Even if the small farmers were thus appeased, Nathaniel Bacon was not. Humiliated by Berkeley, and convinced that the governor's Indian policy was still too soft, Bacon rallied another band of 500 men, marched them into Jamestown, and demanded a commission to wage war against the Indians. And this time, Berkeley acquiesced. But once Bacon and his gang had left town, Berkeley repudiated the commission, saying it had been commandeered by force, and tried to raise an army to bring in Bacon. Unfortunately for the governor, Bacon was now too popular and Berkeley found few recruits willing to oppose him. Even worse, when news reached Bacon of the governor's latest move, he wheeled his own forces around and prepared to lead them against the governor in Jamestown. Berkeley, realizing his position was vulnerable, fled the town.
Bacon had long had the support of Virginia's poorer farmers. Now he also pursued the wealthy planters. These men were deeply unsettled by Bacon's appeal to the discontent among Virginia's poor, but Governor Berkeley's position now seemed hopeless. And so at Middle Plantation (today's Williamsburg), a large group of wealthy planters pledged their support for Bacon. Now outnumbered even among the elite, Berkeley attempted an even riskier stratagem—he returned to Jamestown and offered freedom to all white servants willing to take up arms against Bacon and his growing army of small farmers and turncoat gentry. Few responded to Berkeley's offer, but even so, Bacon now decided that this potential source of opposition to his movement had to be taken off the table, so he made the same offer. With an even stronger force, Bacon then marched on Jamestown, forced Berkeley to flee once again, and burned the town to the ground.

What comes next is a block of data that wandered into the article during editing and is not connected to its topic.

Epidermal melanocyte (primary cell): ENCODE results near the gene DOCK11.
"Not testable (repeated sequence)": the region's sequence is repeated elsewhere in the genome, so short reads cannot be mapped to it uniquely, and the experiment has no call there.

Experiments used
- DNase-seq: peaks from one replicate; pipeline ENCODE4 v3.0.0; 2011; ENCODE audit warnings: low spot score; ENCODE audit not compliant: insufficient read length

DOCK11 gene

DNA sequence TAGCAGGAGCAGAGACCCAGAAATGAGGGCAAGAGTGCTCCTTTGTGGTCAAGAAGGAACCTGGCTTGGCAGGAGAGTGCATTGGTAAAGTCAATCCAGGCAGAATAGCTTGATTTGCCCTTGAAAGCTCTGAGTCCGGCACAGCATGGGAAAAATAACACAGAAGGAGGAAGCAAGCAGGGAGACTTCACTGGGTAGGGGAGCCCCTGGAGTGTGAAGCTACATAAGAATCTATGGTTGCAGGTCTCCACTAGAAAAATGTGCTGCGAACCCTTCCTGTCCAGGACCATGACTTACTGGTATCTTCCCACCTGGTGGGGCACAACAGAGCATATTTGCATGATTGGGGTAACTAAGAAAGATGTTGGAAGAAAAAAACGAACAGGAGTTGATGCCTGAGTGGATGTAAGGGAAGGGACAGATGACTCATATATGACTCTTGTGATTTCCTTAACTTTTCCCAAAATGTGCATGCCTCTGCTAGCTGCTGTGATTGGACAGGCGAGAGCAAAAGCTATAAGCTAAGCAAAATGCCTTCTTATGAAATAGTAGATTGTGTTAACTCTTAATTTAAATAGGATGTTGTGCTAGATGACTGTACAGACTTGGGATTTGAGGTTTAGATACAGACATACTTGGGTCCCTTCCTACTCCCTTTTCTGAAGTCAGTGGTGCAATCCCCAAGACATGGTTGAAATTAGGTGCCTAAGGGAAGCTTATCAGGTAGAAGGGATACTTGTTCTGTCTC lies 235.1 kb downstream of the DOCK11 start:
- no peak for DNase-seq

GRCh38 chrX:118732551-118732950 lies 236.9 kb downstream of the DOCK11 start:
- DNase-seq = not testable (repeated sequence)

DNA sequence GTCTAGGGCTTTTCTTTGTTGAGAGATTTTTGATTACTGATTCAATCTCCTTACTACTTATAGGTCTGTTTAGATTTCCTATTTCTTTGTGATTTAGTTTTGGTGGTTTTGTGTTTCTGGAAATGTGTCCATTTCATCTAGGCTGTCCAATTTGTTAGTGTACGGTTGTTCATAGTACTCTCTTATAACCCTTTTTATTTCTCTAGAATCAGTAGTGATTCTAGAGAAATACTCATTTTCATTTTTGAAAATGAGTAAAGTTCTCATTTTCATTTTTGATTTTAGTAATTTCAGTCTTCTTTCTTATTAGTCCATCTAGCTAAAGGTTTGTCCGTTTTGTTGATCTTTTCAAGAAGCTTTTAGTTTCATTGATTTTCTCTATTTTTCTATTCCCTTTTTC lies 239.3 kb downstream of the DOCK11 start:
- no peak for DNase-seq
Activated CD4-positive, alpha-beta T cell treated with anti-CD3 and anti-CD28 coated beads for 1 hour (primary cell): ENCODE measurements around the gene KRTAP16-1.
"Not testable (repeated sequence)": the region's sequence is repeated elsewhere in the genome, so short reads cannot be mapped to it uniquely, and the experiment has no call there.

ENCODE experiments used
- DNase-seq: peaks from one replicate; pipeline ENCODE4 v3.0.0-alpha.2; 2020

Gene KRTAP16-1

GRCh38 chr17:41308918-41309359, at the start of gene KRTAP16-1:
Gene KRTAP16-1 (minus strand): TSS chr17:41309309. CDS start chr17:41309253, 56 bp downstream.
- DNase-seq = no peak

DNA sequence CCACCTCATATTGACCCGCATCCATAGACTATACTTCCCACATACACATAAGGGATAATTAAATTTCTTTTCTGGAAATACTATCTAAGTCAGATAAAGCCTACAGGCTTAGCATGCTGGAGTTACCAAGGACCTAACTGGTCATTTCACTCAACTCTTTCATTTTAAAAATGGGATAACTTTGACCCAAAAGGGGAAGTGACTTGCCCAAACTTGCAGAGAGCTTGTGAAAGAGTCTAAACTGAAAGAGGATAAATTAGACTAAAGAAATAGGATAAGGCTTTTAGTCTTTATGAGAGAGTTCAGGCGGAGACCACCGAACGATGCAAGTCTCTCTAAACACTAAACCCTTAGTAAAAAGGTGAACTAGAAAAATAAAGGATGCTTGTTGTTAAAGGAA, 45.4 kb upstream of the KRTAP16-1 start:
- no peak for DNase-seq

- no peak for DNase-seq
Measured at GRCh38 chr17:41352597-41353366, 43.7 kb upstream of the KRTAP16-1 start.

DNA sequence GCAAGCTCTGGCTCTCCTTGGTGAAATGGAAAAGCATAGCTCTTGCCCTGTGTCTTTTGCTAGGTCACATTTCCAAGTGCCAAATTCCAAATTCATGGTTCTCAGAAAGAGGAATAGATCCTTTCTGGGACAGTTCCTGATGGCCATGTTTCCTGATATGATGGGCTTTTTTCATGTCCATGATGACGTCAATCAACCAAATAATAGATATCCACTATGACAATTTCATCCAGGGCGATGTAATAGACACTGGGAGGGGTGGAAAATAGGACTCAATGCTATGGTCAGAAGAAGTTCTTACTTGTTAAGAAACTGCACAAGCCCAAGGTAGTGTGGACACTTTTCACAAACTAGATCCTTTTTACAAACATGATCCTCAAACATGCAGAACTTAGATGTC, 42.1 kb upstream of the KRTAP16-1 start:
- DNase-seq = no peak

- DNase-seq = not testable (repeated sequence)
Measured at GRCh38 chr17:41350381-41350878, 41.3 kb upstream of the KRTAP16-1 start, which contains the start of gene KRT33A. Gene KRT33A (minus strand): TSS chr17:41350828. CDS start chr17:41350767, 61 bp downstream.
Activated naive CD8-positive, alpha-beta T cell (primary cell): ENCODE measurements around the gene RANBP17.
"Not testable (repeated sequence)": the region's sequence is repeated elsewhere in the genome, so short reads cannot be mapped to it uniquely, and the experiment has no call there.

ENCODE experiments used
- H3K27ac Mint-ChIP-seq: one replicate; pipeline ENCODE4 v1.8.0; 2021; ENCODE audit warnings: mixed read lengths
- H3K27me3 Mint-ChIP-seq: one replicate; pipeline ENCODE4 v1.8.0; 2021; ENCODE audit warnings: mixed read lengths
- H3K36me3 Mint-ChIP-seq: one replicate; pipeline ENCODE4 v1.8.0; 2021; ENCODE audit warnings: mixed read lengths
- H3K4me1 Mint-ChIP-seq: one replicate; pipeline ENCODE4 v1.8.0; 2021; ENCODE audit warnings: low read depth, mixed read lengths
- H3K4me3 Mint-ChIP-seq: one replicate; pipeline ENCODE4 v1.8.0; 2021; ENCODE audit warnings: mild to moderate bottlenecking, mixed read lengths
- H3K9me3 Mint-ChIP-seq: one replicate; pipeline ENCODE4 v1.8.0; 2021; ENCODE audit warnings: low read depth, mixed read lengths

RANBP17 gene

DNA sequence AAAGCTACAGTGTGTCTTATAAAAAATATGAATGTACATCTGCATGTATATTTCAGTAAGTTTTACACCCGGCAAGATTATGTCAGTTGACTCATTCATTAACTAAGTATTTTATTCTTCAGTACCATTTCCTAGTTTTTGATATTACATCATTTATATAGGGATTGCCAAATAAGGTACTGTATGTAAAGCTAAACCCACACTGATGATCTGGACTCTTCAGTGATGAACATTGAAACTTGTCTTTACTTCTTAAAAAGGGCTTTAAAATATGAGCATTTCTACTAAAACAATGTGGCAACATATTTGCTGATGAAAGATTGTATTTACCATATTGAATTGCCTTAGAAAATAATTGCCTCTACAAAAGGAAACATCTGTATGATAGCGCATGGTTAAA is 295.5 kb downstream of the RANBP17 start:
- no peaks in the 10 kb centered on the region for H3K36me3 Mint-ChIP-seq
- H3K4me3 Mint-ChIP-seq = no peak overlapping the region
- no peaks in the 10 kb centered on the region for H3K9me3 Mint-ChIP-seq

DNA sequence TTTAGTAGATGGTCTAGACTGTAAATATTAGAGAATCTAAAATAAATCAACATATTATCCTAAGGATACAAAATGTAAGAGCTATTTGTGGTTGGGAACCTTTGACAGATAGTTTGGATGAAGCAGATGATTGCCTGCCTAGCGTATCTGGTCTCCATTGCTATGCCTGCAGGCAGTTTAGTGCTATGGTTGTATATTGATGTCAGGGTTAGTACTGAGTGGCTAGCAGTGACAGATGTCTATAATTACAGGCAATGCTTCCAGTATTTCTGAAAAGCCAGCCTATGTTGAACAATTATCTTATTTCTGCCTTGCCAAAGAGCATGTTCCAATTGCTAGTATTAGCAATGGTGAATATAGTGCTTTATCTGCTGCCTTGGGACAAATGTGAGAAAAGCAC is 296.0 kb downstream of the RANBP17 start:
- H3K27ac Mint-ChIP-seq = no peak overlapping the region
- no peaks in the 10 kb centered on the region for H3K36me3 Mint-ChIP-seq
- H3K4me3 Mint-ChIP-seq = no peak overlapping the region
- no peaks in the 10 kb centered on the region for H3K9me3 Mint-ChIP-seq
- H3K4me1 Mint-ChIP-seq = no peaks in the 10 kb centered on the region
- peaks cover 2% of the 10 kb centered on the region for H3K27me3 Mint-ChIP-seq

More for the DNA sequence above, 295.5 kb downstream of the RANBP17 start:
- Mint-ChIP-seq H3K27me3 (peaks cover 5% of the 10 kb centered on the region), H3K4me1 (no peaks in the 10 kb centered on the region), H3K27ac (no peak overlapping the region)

Bacon had won. Over the next month, his followers attacked Indian villages and Berkeley loyalists alike. Racism and a sort of class warfare converged as Bacon's army enslaved Indians and plundered English planters' estates. But when Nathaniel Bacon suddenly died of dysentery on 26 October, the rebellion pooped out. By the time English ships arrived to assist Berkeley back into power, virtually everyone in Virginia was ready to pledge their loyalty to the government they had just recently overthrown.